students observing art in the gallery

Teaching Resources

Lesson Plan 1Andrew Au and the Creature from an Alternate Place

Pb:Q:44, Etching by Andrew
Au, Assistant Professor

Curricular Ties: Science                         Grade level: 5th grade

Designed by: Kelly and Kaylee


Students will pick 1 alien/mechanical creature from a template, online resource, or magazine and put it in a environmental setting, which they will be from a select list, such as a tundra (this can be left up to their interpretation). The students will learn what an environment is and we will discuss the importance of a habitat, and whether or not this fallen creature can survive in the student’s environment or must return to its own and how their alien may or may not adapt to their new environment. They will be using acrylic paint to create their environment.

Lesson Plan 2Larry Collins: The Messenger: The Message

The Messenger, Color
Lithograph by Larry Winston
Collins, Associate Professor

Curricular Ties: Social Studies                         Grade level: 8th grade

Designed by: Jaclyn Wood, Hailey Marosi


In this lesson the students will be exploring the idea of being a messenger and what makes a messenger good or bad. Students will be guided through a discussion to help them think about these big ideas. Students will be shown Larry Winston Collins’ work, including his print, “The Messenger” from The Miami Portfolio collection. The students will also be thinking critically about messengers in history and implementing their own viewpoint into their artwork. After the discussion, students will be creating their own cardboard relief sculptures in which they express a concept or message with an emphasis on history between 1482-1877. The teacher will assist them throughout the activity as they express their ideas of a messenger. Students will use layering, shapes, gesso, color, and texture to convey their message. The lesson will end with a critique where the students will be able to analyze each other's works.

Lesson Plan 3Susan Ewing: The Miniature to Monumental

Star Sphere, Embossment by
Susan R. Ewing,
Distinguished Professor

Curricular Ties: Social Studies                         Grade level: Beginning High School

Designed by: Liza Torrence and Tara Hayes


This lesson integrates social studies and investigates the meaning of the “miniature and monumental” through sculpture. It is based off of the print, Starsphere, by Susan Ewing in The Miami Portfolio. In this lesson the students will replicate Susan’s creative process regarding her mediums. Just as Susan created a small Starsphere metal sculpture , a large scale Starsphere metal sculpture , and a Starsphere print, the students create an individual small scale sculpture (miniature) and large scale class sculpture (monumental) based off of their definitions of the 1st Amendment. They will also take a picture of their individual project and write reflections for their two-dimensional component, just as Susan made a print.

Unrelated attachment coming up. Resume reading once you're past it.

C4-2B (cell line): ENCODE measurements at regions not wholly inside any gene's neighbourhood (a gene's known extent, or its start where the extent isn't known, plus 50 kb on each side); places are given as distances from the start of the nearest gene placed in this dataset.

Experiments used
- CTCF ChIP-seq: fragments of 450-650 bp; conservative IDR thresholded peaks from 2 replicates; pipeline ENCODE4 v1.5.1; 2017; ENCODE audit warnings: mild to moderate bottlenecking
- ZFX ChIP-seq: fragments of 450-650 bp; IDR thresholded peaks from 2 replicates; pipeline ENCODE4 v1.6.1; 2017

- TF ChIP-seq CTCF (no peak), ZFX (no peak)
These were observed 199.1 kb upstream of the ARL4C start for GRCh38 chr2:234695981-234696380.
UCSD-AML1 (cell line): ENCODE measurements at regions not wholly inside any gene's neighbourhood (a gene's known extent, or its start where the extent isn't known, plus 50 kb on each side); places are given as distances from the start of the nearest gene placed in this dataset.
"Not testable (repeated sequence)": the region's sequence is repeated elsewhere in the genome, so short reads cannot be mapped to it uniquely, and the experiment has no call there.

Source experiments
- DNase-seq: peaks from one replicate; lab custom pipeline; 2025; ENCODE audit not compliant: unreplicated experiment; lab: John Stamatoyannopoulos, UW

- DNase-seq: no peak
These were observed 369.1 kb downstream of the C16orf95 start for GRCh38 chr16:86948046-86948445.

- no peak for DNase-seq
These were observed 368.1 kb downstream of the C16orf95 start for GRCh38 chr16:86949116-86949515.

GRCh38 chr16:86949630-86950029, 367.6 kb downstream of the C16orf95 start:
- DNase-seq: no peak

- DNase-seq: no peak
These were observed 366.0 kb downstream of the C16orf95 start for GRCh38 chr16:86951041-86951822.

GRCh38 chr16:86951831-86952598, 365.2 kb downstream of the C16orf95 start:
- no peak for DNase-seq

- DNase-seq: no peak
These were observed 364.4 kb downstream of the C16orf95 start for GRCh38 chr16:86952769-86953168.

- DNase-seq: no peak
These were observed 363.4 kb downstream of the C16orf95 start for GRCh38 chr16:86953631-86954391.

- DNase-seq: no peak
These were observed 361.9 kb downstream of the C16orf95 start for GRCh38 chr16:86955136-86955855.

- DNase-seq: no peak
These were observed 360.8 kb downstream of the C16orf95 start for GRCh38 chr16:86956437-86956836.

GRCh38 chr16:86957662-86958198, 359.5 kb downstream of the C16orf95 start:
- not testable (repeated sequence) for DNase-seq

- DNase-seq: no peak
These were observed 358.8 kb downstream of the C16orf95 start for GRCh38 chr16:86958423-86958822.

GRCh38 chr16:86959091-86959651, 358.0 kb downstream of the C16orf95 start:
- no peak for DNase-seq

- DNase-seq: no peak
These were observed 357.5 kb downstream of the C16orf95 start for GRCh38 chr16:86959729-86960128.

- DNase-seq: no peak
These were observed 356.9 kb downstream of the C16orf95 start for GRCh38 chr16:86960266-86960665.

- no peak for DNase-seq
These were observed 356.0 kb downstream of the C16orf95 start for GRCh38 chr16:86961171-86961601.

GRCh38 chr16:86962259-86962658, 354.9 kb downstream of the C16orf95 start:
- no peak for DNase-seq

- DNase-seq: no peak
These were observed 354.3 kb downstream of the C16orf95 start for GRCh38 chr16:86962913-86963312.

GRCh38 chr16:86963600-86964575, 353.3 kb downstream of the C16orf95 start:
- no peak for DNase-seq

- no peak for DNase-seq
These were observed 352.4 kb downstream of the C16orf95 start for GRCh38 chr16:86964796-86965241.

Lesson Plan 4Jim Killy: Using Metaphor from Patterns used in Nature

60-200 Grit, Intaglio by
E. James Killy, Professor Emeritus

Curricular Ties: Science                         Grade level: 6th Grade

Designed by: Brandy Pfefferle and Nebular Hou


In this lesson, students will learn how to use visual texture, patterns, and value from non-traditional materials to develop a monochromatic print in a traditional way. Students will find at least 10-12 found objects to make rubbings and arrange the textured samples into a collage with an abstract theme. Students will be providing a literary text to explain the metaphor of their composition.

Lesson Plan 5Ellen Price: Keeping the Past

Keeping, Intaglio by Ellen
J. Price, Professor

Curricular Ties: Language Arts                         Grade level: 9th-12th Grade

Designed by: Emma Adams and Lydia Church


Students will learning about Hemingway’s six word stories and how to successfully use writing to communicate a concise message. They will be creating their own six word story that reflects on a particular event or moment in their past that has affected their present, or will affect their future. These stories will then be used to create a reflective mixed-media project. Students have the opportunity to choose the types of media they use within their pieces based on the varied messages they are presenting. The unit will end with a critique and exhibition of the finished works.

Lesson Plan 6Roscoe Wilson: Manmade Effects on the Environment

Drill and Burn, Lithograph
by Roscoe Wilson, Associate

Curricular Ties: Science                         Grade level: 9th-10th Grade

Designed by: Brea Greer & Cassie Pence


In our fast paced world it is easy to lose sight of the marks we as humans make on the planet. Sometimes they are positive marks that foster growth and beauty, and sometimes they are negative marks that damage and sometimes even slowly destroy the world around us. So what positive and negative effects of man do you see on our planet? How is the planet different before and after these effects of man? What specific actions of man affect the planet? In this project we will look at how these essential questions relate to the positive and negative marks that man leaves on the planet. The hope is that students will not only produce a mixed media triptych that raises awareness of man’s mark on the planet, but develops in them their own personal awareness of the marks on our planet.